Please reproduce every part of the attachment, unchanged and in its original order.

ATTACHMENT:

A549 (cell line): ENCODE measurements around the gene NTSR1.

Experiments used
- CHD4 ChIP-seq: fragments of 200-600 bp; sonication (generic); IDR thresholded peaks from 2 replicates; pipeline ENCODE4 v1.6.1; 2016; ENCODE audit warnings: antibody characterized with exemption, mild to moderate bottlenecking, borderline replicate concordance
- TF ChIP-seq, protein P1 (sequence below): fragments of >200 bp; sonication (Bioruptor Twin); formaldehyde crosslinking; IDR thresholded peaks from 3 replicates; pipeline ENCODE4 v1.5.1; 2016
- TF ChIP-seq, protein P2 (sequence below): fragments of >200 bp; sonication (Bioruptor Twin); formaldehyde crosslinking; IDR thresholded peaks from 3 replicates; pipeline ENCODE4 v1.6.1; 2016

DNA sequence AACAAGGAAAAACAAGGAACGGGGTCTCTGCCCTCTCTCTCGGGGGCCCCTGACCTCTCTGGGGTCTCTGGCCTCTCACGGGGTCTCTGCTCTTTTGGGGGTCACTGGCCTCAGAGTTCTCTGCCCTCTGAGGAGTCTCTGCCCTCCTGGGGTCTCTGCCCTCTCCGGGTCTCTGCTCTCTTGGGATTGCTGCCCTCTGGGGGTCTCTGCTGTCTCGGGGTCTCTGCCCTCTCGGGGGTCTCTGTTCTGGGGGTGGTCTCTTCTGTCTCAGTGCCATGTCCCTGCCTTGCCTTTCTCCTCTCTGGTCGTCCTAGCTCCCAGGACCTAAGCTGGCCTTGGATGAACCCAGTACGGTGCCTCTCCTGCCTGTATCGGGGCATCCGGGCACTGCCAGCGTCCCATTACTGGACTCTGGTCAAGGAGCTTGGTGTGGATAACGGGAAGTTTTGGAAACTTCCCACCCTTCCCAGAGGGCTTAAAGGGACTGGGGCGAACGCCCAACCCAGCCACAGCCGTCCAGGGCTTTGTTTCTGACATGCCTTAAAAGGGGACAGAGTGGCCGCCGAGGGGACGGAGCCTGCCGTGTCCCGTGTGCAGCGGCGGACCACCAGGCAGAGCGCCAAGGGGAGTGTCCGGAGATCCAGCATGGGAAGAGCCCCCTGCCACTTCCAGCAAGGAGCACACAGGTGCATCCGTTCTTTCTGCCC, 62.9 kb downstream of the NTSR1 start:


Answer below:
A549 (cell line): ENCODE measurements around the gene NTSR1.

Experiments used
- CHD4 ChIP-seq: fragments of 200-600 bp; sonication (generic); IDR thresholded peaks from 2 replicates; pipeline ENCODE4 v1.6.1; 2016; ENCODE audit warnings: antibody characterized with exemption, mild to moderate bottlenecking, borderline replicate concordance
- TF ChIP-seq, protein P1 (sequence below): fragments of >200 bp; sonication (Bioruptor Twin); formaldehyde crosslinking; IDR thresholded peaks from 3 replicates; pipeline ENCODE4 v1.5.1; 2016
- TF ChIP-seq, protein P2 (sequence below): fragments of >200 bp; sonication (Bioruptor Twin); formaldehyde crosslinking; IDR thresholded peaks from 3 replicates; pipeline ENCODE4 v1.6.1; 2016

DNA sequence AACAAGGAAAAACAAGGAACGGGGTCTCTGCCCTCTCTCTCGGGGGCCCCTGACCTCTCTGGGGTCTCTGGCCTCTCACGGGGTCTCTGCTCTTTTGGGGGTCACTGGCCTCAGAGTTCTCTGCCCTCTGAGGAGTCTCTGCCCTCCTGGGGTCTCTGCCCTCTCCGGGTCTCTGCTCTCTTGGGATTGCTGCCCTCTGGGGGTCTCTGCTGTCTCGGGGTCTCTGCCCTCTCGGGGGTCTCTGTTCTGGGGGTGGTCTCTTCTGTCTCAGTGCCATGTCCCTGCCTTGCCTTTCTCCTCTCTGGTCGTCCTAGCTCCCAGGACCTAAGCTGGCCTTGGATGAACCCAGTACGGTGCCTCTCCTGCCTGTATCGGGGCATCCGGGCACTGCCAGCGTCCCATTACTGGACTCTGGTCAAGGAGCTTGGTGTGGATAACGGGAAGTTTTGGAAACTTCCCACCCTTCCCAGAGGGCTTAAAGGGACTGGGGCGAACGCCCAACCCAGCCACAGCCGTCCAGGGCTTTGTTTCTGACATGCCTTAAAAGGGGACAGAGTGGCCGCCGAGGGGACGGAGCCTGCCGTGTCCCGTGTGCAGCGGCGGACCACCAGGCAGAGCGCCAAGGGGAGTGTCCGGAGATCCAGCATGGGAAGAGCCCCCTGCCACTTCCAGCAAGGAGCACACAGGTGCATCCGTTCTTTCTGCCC, 62.9 kb downstream of the NTSR1 start: